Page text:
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VMGR-252 pilots "J" model to continued success

Marine Corps News

Story Identification #: 20055118592
Story by Cpl. Rocco DeFilippis

AL ASAD, Iraq (May 10, 2005) -- In the skies over Western Iraq, 18,000 feet above troops in contact with the enemy, an F/A-18C Hornet pilot comes on the radio during an aerial refueling.

“Sorry guys, I have to go, they need me down there,” he says to the pilots of a
KC-130J Hercules, and he is gone, over the horizon to support the Marines on the

The above situation happened during an aerial refueling mission May 10,
conducted by Marine Aerial Refueler Transport Squadron 252, and was a perfect example
of the importance of the squadron’s mission.

“We are an airborne asset that allows other aircraft to stay on station longer and
support the troops,” said Capt. John C. Bowes, KC-130J Hercules pilot and native of
Naples, Fla. “Instead of returning to base to refuel, we allow them to stay near the fight.”

Since their arrival here in February, the Marines and sailors of VMGR-252 have
been hard at work supporting Operation Iraqi Freedom by providing aerial refueling,
troop and cargo transport, and radio relay capabilities.

During the past three months, the squadron has logged more than 1,550 combat
flight hours during 785 sorties, dispensed nearly 5,000,000 pounds, or 735,294 gallons, of
fuel to more than 610 aircraft, and moved more than 6,388 passengers and 2,618,060
pounds of cargo.

The accomplishments of the squadron come on the heels of the first ever
deployment of the KC-130J model Hercules to a combat zone. The ‘J’, as it’s
affectionately known, may resemble the legacy model Hercules on the out side, but the
new aircraft is technologically superior and more reliable.

“The J-model is performing outstanding so far,” Bowes said. “A lot of that is due
to the hard work and dedication of the Marines in the maintenance department. Because
of the age of the legacy ‘R’ and ‘F’ models we were seeing average mission capable rates
of 80 percent, with the ‘J’ we are at 100 percent most of the time.”

The biggest advantage the new model brings to the fight is its computerized and
streamlined troubleshooting abilities. While before most components were separately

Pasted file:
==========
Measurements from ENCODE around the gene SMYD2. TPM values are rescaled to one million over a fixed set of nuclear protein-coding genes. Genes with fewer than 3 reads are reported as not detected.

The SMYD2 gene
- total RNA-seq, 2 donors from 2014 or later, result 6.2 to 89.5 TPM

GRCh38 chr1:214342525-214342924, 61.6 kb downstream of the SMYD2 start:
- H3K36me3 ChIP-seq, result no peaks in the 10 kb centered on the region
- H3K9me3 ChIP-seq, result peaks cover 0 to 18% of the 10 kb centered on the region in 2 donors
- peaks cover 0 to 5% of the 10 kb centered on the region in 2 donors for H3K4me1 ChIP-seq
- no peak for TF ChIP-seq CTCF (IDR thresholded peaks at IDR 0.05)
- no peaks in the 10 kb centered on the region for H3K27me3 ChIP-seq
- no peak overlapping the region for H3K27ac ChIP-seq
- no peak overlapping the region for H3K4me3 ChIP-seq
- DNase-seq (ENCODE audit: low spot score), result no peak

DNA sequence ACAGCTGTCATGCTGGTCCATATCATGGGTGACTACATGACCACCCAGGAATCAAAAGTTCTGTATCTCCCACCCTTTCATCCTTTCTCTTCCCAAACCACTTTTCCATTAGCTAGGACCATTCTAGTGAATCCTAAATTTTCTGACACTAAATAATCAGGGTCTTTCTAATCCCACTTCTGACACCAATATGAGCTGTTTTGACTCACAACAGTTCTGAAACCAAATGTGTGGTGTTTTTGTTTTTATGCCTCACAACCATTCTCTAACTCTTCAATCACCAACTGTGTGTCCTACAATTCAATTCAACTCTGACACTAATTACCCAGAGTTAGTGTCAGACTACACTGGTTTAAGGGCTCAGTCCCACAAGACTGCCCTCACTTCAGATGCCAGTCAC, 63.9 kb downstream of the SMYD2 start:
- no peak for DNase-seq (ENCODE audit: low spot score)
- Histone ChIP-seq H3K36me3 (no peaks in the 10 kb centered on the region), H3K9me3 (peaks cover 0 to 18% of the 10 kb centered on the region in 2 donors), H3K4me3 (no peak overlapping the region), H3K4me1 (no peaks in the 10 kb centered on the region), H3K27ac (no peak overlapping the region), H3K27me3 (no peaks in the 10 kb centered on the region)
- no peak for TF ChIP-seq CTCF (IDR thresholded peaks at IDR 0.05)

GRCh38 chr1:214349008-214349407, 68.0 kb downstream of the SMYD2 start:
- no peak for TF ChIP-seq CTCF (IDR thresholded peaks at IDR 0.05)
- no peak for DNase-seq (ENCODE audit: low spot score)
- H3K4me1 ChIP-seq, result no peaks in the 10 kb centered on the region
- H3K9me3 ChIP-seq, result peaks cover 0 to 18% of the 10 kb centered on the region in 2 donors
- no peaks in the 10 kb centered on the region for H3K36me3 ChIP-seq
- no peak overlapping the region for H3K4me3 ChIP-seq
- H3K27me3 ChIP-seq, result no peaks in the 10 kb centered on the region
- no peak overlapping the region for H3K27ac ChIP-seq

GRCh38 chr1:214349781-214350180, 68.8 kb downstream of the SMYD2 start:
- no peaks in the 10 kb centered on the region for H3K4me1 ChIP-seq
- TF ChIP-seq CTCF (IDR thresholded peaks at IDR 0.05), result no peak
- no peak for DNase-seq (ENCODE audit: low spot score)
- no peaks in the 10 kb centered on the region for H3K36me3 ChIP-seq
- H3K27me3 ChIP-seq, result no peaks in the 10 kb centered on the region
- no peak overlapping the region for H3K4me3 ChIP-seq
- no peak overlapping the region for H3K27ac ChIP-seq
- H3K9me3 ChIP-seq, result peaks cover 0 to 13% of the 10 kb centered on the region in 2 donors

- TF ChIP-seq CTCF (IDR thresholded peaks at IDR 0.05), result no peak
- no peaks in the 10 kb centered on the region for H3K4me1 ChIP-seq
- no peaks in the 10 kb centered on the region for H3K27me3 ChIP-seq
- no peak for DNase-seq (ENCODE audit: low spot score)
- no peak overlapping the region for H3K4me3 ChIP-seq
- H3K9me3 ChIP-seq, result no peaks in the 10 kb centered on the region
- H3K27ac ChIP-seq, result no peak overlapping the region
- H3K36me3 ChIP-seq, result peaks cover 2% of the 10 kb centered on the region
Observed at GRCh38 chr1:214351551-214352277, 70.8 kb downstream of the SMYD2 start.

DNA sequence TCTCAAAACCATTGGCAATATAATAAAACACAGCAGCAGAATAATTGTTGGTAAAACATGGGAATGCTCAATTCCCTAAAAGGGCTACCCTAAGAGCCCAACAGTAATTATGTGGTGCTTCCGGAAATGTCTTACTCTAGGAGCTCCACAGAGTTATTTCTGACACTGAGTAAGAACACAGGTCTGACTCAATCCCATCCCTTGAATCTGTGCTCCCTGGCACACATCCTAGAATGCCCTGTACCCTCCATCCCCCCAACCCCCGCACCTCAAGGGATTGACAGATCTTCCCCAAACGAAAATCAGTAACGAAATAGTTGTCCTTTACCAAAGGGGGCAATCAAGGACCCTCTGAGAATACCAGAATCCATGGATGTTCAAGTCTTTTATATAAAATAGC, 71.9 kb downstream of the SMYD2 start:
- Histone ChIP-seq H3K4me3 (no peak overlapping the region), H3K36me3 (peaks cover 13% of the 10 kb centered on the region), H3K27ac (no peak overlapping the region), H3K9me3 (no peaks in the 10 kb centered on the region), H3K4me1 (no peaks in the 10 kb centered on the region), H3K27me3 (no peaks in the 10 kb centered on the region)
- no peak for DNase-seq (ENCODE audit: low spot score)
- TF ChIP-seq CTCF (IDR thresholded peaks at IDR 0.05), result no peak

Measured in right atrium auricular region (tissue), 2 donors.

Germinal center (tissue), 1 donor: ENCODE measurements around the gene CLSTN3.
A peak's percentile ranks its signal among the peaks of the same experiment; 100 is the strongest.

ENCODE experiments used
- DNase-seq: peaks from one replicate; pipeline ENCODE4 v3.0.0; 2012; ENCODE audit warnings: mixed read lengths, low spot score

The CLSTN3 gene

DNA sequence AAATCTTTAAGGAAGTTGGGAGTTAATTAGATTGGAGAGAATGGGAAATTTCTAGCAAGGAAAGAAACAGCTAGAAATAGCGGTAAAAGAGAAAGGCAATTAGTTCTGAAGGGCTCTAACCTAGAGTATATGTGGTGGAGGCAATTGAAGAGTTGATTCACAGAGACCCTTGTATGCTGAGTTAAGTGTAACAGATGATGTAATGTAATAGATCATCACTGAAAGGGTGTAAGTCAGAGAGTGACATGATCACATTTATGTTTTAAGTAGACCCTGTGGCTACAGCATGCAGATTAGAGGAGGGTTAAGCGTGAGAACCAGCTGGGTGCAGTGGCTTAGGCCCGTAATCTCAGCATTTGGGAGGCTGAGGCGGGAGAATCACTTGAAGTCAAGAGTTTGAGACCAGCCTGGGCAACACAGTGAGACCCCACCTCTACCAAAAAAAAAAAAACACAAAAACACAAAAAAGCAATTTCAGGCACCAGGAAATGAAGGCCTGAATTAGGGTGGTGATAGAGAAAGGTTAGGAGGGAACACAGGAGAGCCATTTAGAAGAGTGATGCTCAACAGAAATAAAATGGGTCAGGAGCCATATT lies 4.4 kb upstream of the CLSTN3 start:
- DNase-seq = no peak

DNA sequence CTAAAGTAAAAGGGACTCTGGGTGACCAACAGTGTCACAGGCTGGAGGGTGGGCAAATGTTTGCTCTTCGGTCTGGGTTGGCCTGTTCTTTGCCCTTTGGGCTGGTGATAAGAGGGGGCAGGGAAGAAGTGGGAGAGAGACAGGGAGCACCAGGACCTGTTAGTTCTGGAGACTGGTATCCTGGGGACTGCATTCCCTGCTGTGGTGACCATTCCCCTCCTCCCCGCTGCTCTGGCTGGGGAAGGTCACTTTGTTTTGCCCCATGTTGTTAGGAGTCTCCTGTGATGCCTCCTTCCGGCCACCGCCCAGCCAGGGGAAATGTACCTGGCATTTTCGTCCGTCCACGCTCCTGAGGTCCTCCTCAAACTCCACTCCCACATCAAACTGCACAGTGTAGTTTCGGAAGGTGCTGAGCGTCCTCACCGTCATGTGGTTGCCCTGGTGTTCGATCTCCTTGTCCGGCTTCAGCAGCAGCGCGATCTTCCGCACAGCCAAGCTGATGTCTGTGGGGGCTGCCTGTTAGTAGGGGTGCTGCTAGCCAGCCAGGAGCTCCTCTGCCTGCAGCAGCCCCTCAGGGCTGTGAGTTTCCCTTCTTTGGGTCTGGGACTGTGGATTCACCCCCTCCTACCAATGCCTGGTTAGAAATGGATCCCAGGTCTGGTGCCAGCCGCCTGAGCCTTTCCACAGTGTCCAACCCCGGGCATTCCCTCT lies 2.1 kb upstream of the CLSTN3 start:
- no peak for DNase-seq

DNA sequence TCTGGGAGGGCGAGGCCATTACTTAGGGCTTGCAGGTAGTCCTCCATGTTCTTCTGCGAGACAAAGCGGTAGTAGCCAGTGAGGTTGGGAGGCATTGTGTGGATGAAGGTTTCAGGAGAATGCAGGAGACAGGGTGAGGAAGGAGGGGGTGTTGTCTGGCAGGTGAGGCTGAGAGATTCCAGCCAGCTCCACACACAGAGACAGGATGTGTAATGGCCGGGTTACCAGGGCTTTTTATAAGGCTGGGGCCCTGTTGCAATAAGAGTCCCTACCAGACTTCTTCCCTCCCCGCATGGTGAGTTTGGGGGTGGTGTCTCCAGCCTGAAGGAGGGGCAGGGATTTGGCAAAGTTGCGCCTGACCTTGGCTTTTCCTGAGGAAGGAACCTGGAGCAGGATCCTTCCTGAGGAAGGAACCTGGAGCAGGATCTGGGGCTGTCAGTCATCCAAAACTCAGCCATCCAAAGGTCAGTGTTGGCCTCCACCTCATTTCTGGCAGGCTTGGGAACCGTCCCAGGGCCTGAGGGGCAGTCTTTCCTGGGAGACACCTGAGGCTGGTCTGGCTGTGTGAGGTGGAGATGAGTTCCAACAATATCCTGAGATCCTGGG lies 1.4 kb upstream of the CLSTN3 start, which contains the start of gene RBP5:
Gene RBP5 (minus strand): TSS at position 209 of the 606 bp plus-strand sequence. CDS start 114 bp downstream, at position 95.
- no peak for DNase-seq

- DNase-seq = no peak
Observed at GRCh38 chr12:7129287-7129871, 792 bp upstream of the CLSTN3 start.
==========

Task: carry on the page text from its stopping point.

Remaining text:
placed and hard wired throughout the aircraft - the centralized technology in the new
aircraft allows avionics technicians to use computer diagnostics to locate and fix

“With our operational tempo, things are going to go wrong with the aircraft,” said
Gunnery Sgt. Joseph W. Ward, avionics chief and native of Tampa, Fla. “The Marines
have adapted well to the state-of-the-art technology, and the diagnostic process has
allowed us to cut to the chase and fix what needs to be fixed in as little time as possible.”

Although the ‘J’ is avionics intensive, all the sections of the maintenance
department work to ensure the ‘Hercs’ can carry out their important tasks. From
airframes and powerlines, to ordnance and aircrew, the Marines and sailors of the
squadron work together to accomplish the mission.

“We all work hand in hand,” said Cpl. Brandon K. Hagy, loadmaster and native of
Richmond, Va. “We all have our own jobs, but when it comes down to it we have one
mission, and we do what it takes to get it done.”

“We know that the pilots and the mission depend on us,” said Cpl. Beau J.
Thomson, avionics technician and native of Lena, Wis. “A lot of people depend on the
capabilities of our aircraft, and that motivates us each day.”

At the half way point in their deployment, VMGR-252 is continuing to support
Operation Iraqi Freedom across the skies of Iraq.

“We have extremely talented pilots and enlisted aircrew, and exceptionally
dedicated Marines in the maintenance department,” said SgtMaj. Paul K. Anderson,
VMGR-252 sergeant major and native of Staten Island, N.Y. “The bottom line is that
these Marines are here to support the men on the ground. They understand that
responsibility, and take it very seriously. They know that the end result of their efforts is
helping their fellow Marines.”


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